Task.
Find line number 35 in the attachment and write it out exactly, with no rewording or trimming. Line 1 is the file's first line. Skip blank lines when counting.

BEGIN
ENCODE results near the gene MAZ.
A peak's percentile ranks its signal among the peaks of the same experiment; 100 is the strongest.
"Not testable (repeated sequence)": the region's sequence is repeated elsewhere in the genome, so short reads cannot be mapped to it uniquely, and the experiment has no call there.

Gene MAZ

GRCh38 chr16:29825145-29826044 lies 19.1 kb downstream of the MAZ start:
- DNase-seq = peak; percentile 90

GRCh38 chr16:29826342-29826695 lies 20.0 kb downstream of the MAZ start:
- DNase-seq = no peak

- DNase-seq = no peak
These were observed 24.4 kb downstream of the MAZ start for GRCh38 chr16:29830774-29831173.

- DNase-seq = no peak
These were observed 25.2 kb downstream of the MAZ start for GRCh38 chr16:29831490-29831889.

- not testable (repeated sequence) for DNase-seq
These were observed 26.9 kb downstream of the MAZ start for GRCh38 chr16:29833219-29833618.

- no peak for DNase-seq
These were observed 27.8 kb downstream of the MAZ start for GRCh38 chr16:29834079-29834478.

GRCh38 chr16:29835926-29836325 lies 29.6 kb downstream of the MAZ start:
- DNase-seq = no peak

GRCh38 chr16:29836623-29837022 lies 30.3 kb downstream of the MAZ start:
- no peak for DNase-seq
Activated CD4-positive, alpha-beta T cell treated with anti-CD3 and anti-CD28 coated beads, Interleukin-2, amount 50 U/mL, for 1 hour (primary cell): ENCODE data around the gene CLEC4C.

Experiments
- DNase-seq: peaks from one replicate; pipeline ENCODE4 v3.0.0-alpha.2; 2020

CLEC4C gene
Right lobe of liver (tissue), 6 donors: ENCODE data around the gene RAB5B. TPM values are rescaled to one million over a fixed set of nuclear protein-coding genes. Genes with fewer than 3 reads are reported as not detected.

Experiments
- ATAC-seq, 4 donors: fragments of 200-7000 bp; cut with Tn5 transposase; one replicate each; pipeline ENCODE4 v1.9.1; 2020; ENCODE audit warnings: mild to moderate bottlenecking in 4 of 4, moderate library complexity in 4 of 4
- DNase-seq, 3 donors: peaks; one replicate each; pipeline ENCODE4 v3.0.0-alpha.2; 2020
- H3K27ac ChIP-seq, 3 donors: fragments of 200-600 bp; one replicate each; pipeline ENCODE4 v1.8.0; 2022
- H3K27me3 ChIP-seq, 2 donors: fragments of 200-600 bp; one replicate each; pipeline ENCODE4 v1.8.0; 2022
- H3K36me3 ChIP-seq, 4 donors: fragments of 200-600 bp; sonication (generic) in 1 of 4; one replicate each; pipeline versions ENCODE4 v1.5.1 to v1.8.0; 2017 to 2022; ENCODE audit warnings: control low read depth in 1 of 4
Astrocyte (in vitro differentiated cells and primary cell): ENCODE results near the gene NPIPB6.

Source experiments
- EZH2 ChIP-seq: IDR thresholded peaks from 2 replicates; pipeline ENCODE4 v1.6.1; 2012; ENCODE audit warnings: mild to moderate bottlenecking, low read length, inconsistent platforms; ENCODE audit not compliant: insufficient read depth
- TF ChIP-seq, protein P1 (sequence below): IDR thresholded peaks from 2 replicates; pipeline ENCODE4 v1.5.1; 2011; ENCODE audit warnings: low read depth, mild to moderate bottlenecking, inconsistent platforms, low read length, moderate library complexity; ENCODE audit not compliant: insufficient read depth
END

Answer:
- TF ChIP-seq, protein P1 (sequence below): IDR thresholded peaks from 2 replicates; pipeline ENCODE4 v1.5.1; 2011; ENCODE audit warnings: low read depth, mild to moderate bottlenecking, inconsistent platforms, low read length, moderate library complexity; ENCODE audit not compliant: insufficient read depth